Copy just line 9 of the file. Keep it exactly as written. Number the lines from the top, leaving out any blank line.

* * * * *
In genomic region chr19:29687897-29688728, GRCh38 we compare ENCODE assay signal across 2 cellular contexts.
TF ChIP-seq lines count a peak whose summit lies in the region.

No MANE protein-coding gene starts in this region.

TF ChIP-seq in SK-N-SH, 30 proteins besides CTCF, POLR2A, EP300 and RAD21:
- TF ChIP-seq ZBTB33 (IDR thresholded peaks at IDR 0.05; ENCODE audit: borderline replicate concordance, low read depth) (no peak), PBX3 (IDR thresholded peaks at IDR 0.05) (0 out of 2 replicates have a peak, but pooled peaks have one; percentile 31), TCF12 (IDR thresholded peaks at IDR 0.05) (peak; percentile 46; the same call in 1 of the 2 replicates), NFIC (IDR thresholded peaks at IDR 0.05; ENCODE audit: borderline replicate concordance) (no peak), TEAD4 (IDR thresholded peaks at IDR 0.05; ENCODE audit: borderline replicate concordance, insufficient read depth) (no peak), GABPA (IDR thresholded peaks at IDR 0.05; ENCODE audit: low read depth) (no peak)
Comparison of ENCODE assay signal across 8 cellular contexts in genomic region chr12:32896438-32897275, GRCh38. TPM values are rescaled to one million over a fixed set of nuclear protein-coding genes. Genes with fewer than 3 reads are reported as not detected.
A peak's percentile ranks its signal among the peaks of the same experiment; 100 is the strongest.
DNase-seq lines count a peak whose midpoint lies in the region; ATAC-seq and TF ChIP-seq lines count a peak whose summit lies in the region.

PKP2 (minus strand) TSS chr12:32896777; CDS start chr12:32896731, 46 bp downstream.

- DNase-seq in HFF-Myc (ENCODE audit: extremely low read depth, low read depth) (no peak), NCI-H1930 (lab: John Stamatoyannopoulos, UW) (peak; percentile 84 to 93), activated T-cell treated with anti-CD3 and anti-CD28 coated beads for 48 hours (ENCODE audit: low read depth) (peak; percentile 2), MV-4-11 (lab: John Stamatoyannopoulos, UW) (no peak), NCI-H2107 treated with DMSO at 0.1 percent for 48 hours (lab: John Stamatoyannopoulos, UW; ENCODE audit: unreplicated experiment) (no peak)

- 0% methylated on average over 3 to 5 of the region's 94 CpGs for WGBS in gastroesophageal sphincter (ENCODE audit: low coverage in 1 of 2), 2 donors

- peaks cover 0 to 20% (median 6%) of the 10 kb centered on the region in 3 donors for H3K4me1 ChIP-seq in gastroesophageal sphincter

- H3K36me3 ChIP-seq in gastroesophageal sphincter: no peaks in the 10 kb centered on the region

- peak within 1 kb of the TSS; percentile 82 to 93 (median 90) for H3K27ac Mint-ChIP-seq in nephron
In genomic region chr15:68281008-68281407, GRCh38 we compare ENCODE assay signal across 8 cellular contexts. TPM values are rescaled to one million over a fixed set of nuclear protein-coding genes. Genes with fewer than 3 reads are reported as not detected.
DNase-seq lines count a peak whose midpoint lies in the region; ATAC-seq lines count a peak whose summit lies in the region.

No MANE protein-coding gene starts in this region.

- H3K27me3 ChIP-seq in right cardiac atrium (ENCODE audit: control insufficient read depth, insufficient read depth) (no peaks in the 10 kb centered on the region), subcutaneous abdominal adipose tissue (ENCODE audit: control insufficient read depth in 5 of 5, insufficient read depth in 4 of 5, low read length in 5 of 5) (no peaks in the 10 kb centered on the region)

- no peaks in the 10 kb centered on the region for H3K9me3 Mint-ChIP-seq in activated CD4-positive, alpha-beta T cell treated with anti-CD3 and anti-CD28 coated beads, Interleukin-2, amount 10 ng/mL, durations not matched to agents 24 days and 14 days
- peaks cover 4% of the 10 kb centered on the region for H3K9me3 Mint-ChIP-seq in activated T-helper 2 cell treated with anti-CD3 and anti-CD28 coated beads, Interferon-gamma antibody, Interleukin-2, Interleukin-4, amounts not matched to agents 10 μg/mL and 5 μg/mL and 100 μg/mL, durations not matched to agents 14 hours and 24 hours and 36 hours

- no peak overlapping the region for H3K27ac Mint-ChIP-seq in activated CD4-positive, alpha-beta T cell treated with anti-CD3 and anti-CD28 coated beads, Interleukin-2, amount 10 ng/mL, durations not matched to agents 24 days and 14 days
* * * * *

PKP2 (minus strand) TSS chr12:32896777; CDS start chr12:32896731, 46 bp downstream.